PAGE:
Vail Valley Voices: Chasing health and wellness as economic boosters |

Vail Valley Voices: Chasing health and wellness as economic boosters

Vail Homeowners Association
Vail, CO, Colorado

Editor’s note: The following is an excerpt from the Vail Homeowners Association monthly report in April. We plan to publish weekly excerpts from the association, which keeps a close eye on economic and political trends in and outside the town. The newsletter electronic version with links to supporting documents is available at

The Vail Town Council is setting its “priorities agenda” for the next year and a half. The central driver for its economic development strategy, with a nod to other possible marketing initiatives, is a demographically induced reinvention of the community’s long-standing health and wellness trade. Also included on the agenda is more spending on parking, mass transit and affordable housing. There is to be an emphasis on more environmental regulation aimed at energy conservation and waste management.

Millions of dollars in capital projects are being attached to a proposal by Vail 360 proponents, including another run (the seventh or eighth) at a 1,000-seat “conference center.”

Incorporated under the health and wellness umbrella is the discussion of potential public subsidies and incentives to reinforce the value-added importance of Vail Valley Medical Center. Also in the mix are expenditures for Vail Recreation

District recreational programs and facilities, some aimed at team sports and the feminine side of the “echo” generation.

Balancing the budget is the council’s lead priority. Operational costs are outstripping available revenues. Shrinking the size of government, reducing benefits and staff, though voiced by some, has not gained traction. Realigning “capital project expenditures” is under way and ongoing.

The town’s traditional revenue sources of sales and real estate taxes will not rebound to pre-recession levels any time soon, according to informed sources. What, then, can be used to fund an aggressive stimulus package to sustain operations and capital investment?

Cash to spend: The town has reserves and special funds accumulated during the boom years. Town administrators say that the town should not be hoarding cash. It is there, they say, to be spent on the public’s needs and wants.

Therein lies their desire to spend down the town cash reserves of roughly $50 million to less than $20 million. Proposals include spending $9.3 million that is sitting in the conference-center fund and exercising

a $4.3 million letter of credit from Vail Resorts to be used to create

more parking. The town could spend, without voter approval, another $22 million in Lionshead,if it chose to bond against existing tax increment financing revenues.

Tax increases being considered: The town’s property tax bond indebtedness is fully paid off in 2012. The bonds were approved by the voters primarily to build the Vail Village and Lionshead parking structures.

There are those in the town looking to go to the Vail voters for new projects so that they can retain that portion of the property tax mill levy that is expiring. Other jurisdictions are considering similar tax increases. Eagle County is discussing property tax increase elections to fund its transportation system.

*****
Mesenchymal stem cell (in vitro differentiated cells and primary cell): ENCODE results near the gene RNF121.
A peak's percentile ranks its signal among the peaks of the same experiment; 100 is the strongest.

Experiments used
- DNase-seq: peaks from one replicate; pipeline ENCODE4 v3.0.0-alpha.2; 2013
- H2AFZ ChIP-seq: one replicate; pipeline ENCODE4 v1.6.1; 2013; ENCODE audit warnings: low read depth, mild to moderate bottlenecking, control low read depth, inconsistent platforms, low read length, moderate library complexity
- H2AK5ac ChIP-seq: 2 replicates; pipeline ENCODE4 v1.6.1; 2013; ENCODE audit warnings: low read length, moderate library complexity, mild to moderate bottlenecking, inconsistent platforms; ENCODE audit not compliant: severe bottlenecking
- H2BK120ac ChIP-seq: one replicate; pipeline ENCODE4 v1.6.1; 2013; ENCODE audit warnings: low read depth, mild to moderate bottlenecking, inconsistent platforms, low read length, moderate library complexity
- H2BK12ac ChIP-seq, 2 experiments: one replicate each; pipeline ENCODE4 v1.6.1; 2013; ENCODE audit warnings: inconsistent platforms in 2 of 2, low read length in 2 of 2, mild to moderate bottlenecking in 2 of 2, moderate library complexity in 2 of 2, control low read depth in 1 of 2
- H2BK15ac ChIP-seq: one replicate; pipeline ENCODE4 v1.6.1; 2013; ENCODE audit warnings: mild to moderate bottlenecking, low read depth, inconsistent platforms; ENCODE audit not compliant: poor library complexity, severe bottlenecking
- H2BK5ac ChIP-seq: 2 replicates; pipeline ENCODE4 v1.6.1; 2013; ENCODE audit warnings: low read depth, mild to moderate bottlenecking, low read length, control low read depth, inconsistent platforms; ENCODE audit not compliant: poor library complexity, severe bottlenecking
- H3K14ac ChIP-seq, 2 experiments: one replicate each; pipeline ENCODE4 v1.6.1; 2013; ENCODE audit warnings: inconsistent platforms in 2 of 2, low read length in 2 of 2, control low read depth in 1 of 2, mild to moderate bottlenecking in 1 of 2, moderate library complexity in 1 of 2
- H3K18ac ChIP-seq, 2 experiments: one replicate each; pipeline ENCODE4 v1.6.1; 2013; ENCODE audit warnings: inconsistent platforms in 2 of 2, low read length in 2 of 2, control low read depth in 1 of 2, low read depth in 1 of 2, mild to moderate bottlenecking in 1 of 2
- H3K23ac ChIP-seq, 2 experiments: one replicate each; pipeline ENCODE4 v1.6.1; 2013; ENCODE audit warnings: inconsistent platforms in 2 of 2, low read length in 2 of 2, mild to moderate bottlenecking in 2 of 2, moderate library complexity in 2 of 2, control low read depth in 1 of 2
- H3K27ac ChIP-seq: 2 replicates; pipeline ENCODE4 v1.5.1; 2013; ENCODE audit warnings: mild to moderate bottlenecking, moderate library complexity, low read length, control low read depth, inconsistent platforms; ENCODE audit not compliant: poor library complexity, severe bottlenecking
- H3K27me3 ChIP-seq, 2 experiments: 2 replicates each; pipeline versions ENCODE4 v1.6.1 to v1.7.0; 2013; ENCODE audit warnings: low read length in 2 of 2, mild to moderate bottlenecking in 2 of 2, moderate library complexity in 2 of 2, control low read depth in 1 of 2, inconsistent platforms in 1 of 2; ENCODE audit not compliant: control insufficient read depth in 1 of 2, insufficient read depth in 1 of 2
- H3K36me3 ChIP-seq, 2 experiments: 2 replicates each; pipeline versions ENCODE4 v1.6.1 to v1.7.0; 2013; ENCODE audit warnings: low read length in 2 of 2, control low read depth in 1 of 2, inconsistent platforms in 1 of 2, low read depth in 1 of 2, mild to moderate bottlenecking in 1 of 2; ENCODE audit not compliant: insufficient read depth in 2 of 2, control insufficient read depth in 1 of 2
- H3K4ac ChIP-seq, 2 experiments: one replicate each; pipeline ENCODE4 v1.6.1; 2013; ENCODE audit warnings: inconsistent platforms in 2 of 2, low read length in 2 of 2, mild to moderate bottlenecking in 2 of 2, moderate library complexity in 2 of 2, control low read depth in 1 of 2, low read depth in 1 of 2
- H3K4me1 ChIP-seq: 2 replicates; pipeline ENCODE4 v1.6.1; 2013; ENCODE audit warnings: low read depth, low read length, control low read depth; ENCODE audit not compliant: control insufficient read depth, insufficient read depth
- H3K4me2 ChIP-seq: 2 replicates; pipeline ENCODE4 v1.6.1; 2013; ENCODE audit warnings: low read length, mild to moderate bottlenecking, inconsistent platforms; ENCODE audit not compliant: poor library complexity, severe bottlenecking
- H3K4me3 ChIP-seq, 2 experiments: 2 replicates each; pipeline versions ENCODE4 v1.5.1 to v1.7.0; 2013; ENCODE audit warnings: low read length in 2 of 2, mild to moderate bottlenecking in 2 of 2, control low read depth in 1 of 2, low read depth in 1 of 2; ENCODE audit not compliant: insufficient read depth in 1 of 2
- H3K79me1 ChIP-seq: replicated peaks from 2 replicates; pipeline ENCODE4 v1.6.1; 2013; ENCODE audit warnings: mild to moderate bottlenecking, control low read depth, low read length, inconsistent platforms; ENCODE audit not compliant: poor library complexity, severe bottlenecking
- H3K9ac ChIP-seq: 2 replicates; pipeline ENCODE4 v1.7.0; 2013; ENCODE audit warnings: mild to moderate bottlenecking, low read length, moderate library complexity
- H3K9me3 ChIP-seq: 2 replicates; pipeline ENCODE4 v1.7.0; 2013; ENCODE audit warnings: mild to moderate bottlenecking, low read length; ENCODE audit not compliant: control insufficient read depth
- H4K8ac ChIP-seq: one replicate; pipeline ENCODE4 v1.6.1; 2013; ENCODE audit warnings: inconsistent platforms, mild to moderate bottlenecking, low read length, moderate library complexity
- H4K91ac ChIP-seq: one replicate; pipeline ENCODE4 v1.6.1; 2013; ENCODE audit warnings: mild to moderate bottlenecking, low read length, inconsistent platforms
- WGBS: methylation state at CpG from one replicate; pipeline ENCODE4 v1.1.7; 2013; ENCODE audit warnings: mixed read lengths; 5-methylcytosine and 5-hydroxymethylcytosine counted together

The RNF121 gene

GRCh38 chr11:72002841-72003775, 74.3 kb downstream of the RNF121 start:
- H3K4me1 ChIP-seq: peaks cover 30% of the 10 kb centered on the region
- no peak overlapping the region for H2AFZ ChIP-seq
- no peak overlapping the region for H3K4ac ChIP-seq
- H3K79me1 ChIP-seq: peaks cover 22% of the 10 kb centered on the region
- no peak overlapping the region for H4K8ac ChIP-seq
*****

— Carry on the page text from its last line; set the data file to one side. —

Town debt-free with unfulfilled needs: If no new debt is incurred, after 2012 the town is virtually debt-free, with the exception of bank financing for the $10 million to $11 million that remains of the Timber Ridge affordable-housing indebtedness – if Phase 1 of the redevelopment proceeds.

Some see the need for the town to make major new investments in improving the landscape aesthetics of the Timber Ridge redevelopment and provisions for the safety of its tenants.

They also see a need for the town to recognize that it cannot realistically meet its goal of housing 30 percent of its employees in town. They also must invest in affordable housing elsewhere in the Vail Valley. That train, they say, has long ago left the station.

There are others also seeking public funding – for example, those wanting the town to purchase the former Colorado Mountain College Learning Center in Cascade Village and others who want the Simba Run underpass built.

Spending down the reserves, then what?: With the rate of the town’s traditional sources of income in doubt, as some see it, the temptation to spend down reserves without financial projections for a solid return on investment from any of the proposals becomes a recipe for risky business.

As a standard guideline in evaluating any proposal, good governance requires proof of performance before, not after, throwing government support behind a particular proposal.

There are those with heavy economic lifting power that remain to be convinced that even with a demographic makeover, the town’s health and wellness initiative is worth a sizable investment in major new facilities. They say health and wellness will continue to be a steady producer, but not a silver bullet.

Self-induced circular chasing: Critics are disgruntled with what they characterize as the town’s seemingly self-induced circular chasing of parking and conference centers.

They say parking is for the private sector to build on private property. As an incentive to the private sector, build no more public parking, keep raising the public parking rates, remove parking from the frontage roads, and give favorable parking rates to Vail residents, shoppers, full-time employees and property owners.

If the Town Council wants to invest public funds, then provide what people are asking for – a grocery store, which would allow Vail Village and Lionshead to return to their roots of being true pedestrian villages.

Support Local Journalism